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Harold Hall

Workshop Projects

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Realising that available materials will likely have a bearing on the chosen method I have not included dimensioned drawings. For me I have made guards from folded clear acrylic sheet. For this I used a simple hot wire bender that  makes the process a simple one and achieving near professional results. That is providing you do not leave the material too close to the hot wire for too long, as I did, and can be seen on the front bend of the pulley shroud, Photograph 31. Photograph 32 shows the guard over the drive input belt.

 

If you have a sheet metal bender able to cope with the required lengths then one made out of aluminium or sheet steel would be a more logical approach. The spindle pulley could no doubt be protected with a cut down plastic container if all else fails.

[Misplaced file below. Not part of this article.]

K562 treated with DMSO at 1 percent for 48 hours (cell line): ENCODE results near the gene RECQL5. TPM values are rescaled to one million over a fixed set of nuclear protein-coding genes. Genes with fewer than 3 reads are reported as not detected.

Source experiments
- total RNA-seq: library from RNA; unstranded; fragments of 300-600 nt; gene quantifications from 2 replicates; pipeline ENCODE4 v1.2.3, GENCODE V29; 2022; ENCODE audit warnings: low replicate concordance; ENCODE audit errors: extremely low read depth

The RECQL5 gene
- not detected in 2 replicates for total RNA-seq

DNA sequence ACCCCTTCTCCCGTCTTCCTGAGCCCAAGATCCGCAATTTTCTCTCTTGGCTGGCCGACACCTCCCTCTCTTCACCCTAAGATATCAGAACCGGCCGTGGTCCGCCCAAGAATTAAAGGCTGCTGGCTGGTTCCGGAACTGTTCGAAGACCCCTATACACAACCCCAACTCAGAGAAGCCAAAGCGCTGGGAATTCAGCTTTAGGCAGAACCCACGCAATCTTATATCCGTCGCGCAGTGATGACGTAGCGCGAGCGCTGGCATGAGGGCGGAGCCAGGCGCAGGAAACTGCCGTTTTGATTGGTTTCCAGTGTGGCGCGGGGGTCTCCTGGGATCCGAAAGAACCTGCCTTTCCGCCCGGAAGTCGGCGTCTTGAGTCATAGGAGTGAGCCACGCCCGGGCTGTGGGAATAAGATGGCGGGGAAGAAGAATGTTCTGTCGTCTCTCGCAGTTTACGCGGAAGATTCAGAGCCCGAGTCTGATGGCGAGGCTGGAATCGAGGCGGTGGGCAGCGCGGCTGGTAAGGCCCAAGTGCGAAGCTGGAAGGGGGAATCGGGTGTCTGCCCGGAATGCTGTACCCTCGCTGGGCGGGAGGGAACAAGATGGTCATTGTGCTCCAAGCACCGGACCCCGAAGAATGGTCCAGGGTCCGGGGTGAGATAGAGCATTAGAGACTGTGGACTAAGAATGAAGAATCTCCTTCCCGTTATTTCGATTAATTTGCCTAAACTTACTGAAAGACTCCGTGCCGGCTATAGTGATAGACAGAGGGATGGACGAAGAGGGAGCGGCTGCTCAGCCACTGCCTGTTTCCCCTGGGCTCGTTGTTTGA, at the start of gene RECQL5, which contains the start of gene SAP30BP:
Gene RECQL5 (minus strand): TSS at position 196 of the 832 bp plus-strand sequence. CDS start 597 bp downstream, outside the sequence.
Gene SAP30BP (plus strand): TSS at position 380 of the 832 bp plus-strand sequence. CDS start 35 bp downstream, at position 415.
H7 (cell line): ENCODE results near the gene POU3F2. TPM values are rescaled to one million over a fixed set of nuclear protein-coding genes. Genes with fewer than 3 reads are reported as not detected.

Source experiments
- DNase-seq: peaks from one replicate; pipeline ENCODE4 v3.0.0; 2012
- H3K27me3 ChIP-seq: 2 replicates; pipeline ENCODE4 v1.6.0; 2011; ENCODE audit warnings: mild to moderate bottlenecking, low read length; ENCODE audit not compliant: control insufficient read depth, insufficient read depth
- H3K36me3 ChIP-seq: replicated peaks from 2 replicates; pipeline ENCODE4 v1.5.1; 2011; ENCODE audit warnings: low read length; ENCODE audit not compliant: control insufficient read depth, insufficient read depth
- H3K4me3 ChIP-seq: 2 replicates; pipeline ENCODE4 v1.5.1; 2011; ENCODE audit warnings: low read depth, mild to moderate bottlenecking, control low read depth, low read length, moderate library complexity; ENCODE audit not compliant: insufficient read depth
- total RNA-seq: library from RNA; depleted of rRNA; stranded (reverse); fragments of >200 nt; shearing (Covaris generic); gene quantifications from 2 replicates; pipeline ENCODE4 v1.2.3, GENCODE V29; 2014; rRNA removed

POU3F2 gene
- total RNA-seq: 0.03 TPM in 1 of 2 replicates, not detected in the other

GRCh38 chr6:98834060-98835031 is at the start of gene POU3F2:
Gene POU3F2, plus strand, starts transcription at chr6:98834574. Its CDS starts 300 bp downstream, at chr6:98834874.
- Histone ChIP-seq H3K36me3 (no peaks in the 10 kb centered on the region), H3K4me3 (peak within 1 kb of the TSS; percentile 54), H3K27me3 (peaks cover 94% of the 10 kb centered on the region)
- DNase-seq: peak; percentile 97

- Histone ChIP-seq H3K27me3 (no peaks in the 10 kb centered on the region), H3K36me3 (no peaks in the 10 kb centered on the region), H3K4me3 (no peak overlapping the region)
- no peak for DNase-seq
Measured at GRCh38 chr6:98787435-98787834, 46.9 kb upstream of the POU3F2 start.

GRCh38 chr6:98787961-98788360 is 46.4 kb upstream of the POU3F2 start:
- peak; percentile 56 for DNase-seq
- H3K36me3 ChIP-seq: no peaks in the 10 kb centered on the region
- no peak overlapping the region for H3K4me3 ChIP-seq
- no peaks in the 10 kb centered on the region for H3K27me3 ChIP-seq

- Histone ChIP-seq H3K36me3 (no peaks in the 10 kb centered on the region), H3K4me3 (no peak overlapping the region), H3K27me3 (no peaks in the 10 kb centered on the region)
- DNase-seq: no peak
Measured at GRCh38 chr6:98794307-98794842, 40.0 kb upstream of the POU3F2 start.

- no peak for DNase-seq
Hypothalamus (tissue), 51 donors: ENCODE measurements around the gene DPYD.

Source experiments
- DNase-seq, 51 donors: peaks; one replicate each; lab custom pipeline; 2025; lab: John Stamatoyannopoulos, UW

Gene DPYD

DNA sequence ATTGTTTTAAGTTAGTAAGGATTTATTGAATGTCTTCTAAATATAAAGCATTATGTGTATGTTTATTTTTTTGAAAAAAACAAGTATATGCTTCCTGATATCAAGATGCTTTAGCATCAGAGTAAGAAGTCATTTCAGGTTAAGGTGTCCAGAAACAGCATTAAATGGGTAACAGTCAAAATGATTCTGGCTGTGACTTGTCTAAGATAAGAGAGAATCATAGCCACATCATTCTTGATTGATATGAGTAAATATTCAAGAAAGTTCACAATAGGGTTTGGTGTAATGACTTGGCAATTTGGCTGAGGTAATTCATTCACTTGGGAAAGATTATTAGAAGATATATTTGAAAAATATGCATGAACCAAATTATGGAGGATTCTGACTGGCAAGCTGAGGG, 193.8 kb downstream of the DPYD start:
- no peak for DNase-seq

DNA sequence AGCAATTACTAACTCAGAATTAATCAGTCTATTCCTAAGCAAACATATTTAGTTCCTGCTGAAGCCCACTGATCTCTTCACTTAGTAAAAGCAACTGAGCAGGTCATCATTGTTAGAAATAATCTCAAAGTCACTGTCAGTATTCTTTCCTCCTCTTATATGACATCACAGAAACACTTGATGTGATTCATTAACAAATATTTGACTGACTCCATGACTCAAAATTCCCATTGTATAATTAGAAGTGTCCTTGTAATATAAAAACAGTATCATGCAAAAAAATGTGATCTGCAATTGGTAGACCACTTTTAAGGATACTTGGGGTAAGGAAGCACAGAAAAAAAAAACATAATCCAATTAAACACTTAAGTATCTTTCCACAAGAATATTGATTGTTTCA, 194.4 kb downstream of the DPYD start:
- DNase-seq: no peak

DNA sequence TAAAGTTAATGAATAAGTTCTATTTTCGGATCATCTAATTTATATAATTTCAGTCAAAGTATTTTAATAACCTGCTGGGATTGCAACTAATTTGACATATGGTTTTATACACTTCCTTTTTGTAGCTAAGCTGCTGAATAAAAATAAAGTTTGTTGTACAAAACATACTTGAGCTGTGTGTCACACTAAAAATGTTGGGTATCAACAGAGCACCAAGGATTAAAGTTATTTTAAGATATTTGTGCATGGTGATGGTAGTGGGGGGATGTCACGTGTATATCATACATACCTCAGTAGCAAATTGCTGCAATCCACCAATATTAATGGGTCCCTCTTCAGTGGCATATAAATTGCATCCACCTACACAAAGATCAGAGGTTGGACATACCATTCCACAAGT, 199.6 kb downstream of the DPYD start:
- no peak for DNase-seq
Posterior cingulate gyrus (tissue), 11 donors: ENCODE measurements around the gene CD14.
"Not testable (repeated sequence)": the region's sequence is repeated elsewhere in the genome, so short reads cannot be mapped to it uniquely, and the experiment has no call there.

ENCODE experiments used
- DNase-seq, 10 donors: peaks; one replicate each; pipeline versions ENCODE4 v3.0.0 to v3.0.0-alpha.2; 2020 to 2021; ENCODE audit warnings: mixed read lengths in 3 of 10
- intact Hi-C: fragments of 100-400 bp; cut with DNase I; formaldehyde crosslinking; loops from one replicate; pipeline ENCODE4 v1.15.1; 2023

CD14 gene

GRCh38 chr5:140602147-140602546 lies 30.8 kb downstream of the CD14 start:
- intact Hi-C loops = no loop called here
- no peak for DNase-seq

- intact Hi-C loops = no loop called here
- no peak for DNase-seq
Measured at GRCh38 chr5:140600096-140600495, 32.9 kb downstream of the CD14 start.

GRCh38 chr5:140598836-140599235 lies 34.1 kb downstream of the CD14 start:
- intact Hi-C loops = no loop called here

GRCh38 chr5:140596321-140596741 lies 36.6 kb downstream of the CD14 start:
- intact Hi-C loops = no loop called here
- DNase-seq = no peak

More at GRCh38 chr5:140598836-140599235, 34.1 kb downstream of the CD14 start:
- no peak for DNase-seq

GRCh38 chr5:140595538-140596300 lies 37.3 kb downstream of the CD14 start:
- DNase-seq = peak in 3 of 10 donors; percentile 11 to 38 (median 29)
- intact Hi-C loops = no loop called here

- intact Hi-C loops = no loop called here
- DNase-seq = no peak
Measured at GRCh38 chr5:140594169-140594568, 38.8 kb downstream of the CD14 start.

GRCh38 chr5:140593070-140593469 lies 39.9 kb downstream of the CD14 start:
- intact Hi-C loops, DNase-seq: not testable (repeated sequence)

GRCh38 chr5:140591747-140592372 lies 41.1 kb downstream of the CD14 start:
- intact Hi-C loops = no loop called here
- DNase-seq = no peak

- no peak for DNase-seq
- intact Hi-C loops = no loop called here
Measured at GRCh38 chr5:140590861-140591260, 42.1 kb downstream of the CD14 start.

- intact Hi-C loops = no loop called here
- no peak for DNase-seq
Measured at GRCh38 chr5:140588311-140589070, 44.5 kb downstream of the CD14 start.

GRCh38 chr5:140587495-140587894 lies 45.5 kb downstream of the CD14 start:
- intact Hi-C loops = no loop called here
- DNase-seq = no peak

For anyone who has only a lathe and a drilling machine and whose intended workshop activities involve relatively light duty operations, this milling head will be very useful. The fact that it can be made without any need for milling operations also makes it worth consideration.

 

There are many workshop activities that do not demand the capability of a heavy duty milling facility, non more so than model engineering in the smaller scales. To illustrate this I am showing elsewhere the Stationary Steam Engine “Tina” being made using just the lathe fitted with the milling head, plus a very small drilling machine. Hopefully, this will encourage those who feel that their workshop is insufficiently equipped for making such a detailed model to have a rethink and make the milling head and get started on an interesting project in some form.

Lathe mounted milling head, drive belt shroud
Lathe mounted milling head, drive belt shroud
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MAIN FRAME DRAWINGS

SPINDLE DRAWINGS

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31

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32

DO VIEW the pages on adding a DRO indicator for movement of the lathe’s saddle, and other minor modifications